20:9 For six days 1 you may labor 2 and do all your work, 3 20:10 but the seventh day is a Sabbath to the Lord your God; on it 4 you shall not do any work, you, 5 or your son, or your daughter, or your male servant, or your female servant, or your cattle, or the resident foreigner who is in your gates. 6
1 tn The text has simply “six days,” but this is an adverbial accusative of time, answering how long they were to work (GKC 374 §118.k).
2 tn The imperfect tense has traditionally been rendered as a commandment, “you will labor.” But the point of this commandment is the prohibition of work on the seventh day. The permission nuance of the imperfect works well here.
3 tn This is the occupation, or business of the work week.
4 tn The phrase “on it” has been supplied for clarity.
5 sn The wife is omitted in the list, not that she was considered unimportant, nor that she was excluded from the rest, but rather in reflecting her high status. She was not man’s servant, not lesser than the man, but included with the man as an equal before God. The “you” of the commandments is addressed to the Israelites individually, male and female, just as God in the Garden of Eden held both the man and the woman responsible for their individual sins (see B. Jacob, Exodus, 567-68).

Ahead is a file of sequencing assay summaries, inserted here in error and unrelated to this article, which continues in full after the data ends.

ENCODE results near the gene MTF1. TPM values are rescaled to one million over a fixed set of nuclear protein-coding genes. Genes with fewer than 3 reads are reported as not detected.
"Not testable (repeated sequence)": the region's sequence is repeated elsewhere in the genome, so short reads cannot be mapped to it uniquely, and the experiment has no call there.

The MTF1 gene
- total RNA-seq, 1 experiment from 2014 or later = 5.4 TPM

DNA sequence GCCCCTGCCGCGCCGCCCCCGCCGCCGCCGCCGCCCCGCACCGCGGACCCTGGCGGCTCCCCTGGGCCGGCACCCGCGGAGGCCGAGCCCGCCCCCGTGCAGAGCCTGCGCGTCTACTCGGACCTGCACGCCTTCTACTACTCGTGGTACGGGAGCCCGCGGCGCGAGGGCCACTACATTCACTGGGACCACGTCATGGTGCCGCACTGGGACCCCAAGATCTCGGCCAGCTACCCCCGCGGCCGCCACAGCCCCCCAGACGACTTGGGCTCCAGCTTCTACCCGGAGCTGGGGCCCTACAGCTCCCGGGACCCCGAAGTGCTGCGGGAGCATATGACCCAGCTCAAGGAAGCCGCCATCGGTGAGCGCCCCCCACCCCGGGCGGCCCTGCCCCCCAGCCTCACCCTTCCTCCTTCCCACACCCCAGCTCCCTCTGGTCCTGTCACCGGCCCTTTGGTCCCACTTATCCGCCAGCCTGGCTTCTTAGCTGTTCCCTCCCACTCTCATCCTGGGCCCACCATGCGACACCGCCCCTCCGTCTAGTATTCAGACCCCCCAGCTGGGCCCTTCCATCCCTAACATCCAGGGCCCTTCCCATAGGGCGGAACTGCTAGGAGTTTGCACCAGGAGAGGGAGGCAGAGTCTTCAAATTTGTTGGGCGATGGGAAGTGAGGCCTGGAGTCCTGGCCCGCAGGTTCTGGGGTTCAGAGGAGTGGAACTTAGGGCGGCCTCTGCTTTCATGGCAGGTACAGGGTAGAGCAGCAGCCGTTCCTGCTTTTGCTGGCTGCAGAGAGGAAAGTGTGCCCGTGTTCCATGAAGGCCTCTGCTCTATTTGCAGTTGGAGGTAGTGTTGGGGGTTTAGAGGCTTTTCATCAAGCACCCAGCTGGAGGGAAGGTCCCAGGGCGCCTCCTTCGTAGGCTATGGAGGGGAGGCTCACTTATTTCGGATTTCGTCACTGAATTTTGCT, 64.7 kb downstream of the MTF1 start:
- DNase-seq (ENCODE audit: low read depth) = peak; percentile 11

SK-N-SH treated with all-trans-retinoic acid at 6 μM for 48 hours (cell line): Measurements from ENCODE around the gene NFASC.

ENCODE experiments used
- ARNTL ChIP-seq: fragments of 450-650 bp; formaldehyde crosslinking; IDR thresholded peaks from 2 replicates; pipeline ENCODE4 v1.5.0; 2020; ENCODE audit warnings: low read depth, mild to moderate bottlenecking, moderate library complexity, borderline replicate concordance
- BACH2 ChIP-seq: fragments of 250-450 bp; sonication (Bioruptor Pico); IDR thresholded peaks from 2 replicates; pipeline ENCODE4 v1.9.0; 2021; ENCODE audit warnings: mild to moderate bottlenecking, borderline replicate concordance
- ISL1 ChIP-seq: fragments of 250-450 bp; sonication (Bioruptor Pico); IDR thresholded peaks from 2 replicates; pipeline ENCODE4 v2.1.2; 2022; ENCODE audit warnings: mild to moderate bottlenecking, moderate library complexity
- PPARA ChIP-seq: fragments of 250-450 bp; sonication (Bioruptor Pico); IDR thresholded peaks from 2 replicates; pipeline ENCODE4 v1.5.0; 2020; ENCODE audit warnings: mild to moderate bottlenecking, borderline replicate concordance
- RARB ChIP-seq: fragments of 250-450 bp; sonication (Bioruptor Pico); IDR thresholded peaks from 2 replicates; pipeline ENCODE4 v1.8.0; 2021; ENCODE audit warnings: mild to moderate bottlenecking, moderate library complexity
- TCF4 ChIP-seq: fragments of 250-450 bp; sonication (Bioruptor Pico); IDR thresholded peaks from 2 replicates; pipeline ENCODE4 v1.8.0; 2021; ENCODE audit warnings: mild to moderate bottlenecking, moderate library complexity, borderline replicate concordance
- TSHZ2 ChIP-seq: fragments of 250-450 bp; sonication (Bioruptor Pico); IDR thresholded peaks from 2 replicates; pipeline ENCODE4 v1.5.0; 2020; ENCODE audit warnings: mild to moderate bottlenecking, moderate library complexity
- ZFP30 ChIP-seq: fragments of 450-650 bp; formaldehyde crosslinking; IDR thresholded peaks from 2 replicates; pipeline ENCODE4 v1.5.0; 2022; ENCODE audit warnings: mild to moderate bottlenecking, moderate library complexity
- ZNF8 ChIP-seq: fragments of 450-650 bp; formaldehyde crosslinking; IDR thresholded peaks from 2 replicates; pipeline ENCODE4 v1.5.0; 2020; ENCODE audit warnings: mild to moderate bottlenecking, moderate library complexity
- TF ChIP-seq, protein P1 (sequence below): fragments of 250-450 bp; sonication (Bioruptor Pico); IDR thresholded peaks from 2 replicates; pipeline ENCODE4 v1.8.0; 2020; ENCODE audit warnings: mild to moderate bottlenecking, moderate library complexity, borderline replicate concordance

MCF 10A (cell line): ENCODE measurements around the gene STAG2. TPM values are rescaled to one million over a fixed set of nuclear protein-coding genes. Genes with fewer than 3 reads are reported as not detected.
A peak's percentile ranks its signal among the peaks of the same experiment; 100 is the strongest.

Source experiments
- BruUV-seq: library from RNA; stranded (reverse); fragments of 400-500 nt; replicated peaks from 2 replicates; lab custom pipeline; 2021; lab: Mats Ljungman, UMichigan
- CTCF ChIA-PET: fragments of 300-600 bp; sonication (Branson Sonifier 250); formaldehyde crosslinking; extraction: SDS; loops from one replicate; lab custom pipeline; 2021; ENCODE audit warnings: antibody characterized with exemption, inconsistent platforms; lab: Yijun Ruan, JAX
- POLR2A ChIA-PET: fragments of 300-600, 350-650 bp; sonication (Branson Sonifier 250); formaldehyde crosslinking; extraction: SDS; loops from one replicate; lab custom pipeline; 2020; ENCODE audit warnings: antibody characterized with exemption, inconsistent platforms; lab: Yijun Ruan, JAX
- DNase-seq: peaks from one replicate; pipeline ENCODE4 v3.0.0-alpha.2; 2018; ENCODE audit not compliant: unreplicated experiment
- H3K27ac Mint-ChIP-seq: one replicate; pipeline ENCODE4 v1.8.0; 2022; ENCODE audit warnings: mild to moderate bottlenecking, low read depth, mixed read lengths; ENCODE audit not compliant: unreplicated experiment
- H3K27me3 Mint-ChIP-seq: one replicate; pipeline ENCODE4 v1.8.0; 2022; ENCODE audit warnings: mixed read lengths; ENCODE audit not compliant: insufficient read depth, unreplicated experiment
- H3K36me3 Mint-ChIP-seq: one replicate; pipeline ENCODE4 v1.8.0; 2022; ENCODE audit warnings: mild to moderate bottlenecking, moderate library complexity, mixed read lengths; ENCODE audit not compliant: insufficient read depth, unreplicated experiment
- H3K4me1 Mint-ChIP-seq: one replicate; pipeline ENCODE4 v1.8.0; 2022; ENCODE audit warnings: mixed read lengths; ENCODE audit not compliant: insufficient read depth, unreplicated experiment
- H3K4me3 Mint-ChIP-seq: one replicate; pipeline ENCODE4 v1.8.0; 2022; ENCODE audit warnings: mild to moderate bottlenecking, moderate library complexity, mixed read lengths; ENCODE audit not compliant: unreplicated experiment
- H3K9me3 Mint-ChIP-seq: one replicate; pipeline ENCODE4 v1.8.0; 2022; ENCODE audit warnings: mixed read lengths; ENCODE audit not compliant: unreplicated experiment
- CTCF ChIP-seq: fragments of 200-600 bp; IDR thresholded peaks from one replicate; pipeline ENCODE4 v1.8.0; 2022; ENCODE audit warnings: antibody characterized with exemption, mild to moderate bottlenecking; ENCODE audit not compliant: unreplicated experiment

6 sn The Sabbath day was the sign of the Sinaitic Covenant. It required Israel to cease from ordinary labors and devote the day to God. It required Israel to enter into the life of God, to share his Sabbath. It gave them a chance to recall the work of the Creator. But in the NT the apostolic teaching for the Church does not make one day holier than another, but calls for the entire life to be sanctified to God. This teaching is an application of the meaning of entering into the Sabbath of God. The book of Hebrews declares that those who believe in Christ cease from their works and enter into his Sabbath rest. For a Christian keeping Saturday holy is not a requirement from the NT; it may be a good and valuable thing to have a day of rest and refreshment, but it is not a binding law for the Church. The principle of setting aside time to worship and serve the Lord has been carried forward, but the strict regulations have not.